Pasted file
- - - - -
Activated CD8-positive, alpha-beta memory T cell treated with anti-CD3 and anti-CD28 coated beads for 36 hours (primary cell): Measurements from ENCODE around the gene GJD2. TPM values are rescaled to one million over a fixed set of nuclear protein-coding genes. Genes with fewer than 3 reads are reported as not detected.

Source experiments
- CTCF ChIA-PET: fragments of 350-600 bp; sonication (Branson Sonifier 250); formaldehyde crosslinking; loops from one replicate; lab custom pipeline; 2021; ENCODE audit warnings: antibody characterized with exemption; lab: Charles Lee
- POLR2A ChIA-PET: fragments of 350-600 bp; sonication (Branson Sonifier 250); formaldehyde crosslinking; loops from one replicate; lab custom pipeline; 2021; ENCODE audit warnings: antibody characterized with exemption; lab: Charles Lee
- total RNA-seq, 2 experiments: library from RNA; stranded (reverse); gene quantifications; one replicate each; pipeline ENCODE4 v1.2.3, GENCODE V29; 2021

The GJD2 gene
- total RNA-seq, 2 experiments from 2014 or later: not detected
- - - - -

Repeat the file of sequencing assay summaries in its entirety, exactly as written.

Activated CD8-positive, alpha-beta memory T cell treated with anti-CD3 and anti-CD28 coated beads for 36 hours (primary cell): Measurements from ENCODE around the gene GJD2. TPM values are rescaled to one million over a fixed set of nuclear protein-coding genes. Genes with fewer than 3 reads are reported as not detected.

Source experiments
- CTCF ChIA-PET: fragments of 350-600 bp; sonication (Branson Sonifier 250); formaldehyde crosslinking; loops from one replicate; lab custom pipeline; 2021; ENCODE audit warnings: antibody characterized with exemption; lab: Charles Lee
- POLR2A ChIA-PET: fragments of 350-600 bp; sonication (Branson Sonifier 250); formaldehyde crosslinking; loops from one replicate; lab custom pipeline; 2021; ENCODE audit warnings: antibody characterized with exemption; lab: Charles Lee
- total RNA-seq, 2 experiments: library from RNA; stranded (reverse); gene quantifications; one replicate each; pipeline ENCODE4 v1.2.3, GENCODE V29; 2021

The GJD2 gene
- total RNA-seq, 2 experiments from 2014 or later: not detected